The Will to Power, Book I and II An Attempted Transvaluation of all Values

By Friedrich Nietzsche

Page 35

and, with
strong lungs, "represent" grievances. Our modern life is extremely
_expensive,_ thanks to the host of middlemen that infest it; whereas
in the city of antiquity, and in many a city of Spain and Italy
to-day, where there is an echo of the ancient spirit, the man himself
comes forward and will have nothing to do with a representative or an
intermediary in the modern style--except perhaps to kick him hence!


The pre-eminence of the _merchant_ and the _middleman,_ even in the
most intellectual spheres: the journalist, the "representative," the
historian (as an intermediary between the past and the present), the
exotic and cosmopolitan, the middleman between natural science and
philosophy, the semi-theologians.


The men I have regarded with the most loathing, heretofore, are the
parasites of intellect: they are to be found everywhere, already, in
our modern Europe, and as a matter of fact their conscience is as light
as it possibly can be. They may be a little turbid, and savour somewhat
of Pessimism, but in the main they are voracious, dirty, dirtying,
stealthy, insinuating, light-fingered gentry, scabby--and as innocent
as all small sinners and microbes are. They live at the expense of
those who have intellect and who distribute it liberally: they know
that it is peculiar to the rich mind to live in a disinterested
fashion, without taking too much petty thought for the morrow, and
to distribute its wealth prodigally. For intellect is a bad domestic
economist, and pays no heed whatever to the fact that everything lives
on it and devours it.



The motleyness of modern men and its charm Essentially a mask and a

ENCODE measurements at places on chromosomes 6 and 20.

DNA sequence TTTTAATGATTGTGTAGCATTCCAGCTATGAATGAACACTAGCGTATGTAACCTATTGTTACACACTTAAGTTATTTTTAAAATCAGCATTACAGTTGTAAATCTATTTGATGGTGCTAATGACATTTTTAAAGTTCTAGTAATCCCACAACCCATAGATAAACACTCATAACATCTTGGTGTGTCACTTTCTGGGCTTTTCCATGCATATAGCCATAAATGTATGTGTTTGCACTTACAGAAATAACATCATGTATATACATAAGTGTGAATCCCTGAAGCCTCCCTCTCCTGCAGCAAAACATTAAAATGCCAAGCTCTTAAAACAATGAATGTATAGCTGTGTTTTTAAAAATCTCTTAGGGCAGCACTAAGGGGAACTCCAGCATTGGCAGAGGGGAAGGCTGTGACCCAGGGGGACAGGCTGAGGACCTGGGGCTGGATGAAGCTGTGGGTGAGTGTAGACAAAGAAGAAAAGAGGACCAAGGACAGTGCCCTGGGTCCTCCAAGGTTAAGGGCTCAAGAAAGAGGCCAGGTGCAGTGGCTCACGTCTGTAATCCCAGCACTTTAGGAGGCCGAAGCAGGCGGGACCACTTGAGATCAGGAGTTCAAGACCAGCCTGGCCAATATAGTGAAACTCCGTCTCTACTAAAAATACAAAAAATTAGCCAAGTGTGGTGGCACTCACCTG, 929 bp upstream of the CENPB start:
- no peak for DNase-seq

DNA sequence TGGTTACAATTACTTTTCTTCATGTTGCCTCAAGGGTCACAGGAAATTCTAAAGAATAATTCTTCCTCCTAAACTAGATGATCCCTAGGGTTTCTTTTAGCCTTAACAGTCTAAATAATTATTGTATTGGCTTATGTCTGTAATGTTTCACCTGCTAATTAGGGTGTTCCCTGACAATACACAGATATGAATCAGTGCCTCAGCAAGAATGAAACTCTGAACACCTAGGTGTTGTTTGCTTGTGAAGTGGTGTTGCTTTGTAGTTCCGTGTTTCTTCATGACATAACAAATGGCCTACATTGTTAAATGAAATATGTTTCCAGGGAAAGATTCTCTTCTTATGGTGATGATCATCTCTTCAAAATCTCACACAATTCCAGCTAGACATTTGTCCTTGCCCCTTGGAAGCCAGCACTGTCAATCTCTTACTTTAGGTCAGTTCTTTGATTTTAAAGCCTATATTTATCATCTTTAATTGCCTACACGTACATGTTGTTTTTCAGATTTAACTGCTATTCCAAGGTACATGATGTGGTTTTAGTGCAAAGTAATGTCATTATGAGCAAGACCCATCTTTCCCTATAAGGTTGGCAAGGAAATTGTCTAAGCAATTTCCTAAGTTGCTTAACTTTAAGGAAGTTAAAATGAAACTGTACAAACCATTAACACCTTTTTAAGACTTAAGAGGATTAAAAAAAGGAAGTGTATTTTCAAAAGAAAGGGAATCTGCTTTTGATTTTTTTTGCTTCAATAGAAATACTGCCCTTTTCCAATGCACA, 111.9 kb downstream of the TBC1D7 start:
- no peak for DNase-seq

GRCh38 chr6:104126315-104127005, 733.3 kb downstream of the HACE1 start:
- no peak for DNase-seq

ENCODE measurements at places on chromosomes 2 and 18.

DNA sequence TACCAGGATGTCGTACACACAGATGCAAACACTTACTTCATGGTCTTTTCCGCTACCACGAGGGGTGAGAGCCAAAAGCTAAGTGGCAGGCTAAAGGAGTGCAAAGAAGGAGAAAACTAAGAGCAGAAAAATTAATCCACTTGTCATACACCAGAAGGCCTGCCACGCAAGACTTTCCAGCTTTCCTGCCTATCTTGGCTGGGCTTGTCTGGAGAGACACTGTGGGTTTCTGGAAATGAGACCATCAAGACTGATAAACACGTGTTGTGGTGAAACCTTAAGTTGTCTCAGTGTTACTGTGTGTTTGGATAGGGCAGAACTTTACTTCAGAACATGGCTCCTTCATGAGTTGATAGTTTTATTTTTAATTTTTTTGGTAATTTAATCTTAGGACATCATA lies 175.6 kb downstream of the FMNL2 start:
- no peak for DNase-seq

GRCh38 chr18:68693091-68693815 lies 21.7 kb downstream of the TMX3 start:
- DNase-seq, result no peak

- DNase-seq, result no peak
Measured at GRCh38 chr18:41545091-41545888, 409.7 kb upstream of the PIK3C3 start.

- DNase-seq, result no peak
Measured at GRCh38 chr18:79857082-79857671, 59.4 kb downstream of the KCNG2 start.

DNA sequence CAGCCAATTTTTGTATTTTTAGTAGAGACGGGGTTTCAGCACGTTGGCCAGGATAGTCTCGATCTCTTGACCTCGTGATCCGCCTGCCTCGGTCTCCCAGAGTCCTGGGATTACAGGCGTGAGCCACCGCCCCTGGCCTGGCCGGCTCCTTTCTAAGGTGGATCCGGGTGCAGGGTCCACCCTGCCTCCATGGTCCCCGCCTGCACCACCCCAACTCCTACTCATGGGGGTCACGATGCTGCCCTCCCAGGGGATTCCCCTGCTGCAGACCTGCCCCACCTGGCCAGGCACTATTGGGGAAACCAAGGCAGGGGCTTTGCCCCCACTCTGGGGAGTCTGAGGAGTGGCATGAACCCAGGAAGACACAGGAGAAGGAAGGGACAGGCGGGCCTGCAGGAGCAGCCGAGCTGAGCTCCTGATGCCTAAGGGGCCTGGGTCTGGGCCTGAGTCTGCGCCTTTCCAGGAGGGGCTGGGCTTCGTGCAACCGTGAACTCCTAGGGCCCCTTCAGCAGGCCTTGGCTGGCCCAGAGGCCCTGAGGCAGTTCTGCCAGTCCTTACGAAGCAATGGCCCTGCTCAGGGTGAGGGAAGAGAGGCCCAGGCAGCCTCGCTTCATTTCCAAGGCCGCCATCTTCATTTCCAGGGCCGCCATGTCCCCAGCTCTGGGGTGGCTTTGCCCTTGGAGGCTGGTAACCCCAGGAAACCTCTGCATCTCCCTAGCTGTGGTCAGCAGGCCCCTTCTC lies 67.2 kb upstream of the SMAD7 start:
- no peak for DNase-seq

sign of boredom.

The journalist.

The political man (in the "national swindle").

Mummery in the arts:--

The lack of honesty in preparing and schooling oneself for
them (Fromentin);

The Romanticists (their lack of philosophy and science and
their excess in literature);

The novelists (Walter Scott, but also the monsters of the
_Nibelung,_ with their inordinately nervous music);

The lyricists.


Virtuosos (Jews).

The popular ideals are overcome, but not yet _in the presence of the

The saint, the sage, the prophet.


_The want of discipline in the modern spirit_ concealed beneath all
kinds of moral finery.--The show-words are: Toleration (for the
"incapacity of saying yes or no"); _la largeur de sympathie_ (= a
third of indifference, a third of curiosity, and a third of morbid
susceptibility); "objectivity" (the lack of personality and of
will, and the inability to "love"); "freedom" in regard to the rule

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his intellectual conscience; and there is also some one who, quite unconsciously, begins to protest against these things, viz.
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--You wish to bid farewell to your passion? Very well, but do so without hatred against it! Otherwise you have a second passion.
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indeed by no means easy to be merely a spectator in these cases--but learn! and then, amid all difficult or painful situations, you will have a little gate leading to joy and refuge, even when your passions attack you.
Page 201
What are now to him the ethereal victories and honours to be met with in the realm of proofs and refutations, or the perpetuation of his fame in books, or the thrill of exultation in the soul of the reader? But the institution, on the other hand, is a temple, as he well knows--a temple of stone, a durable edifice, which will keep its god alive with more certainty than the sacrifices of rare and tender souls.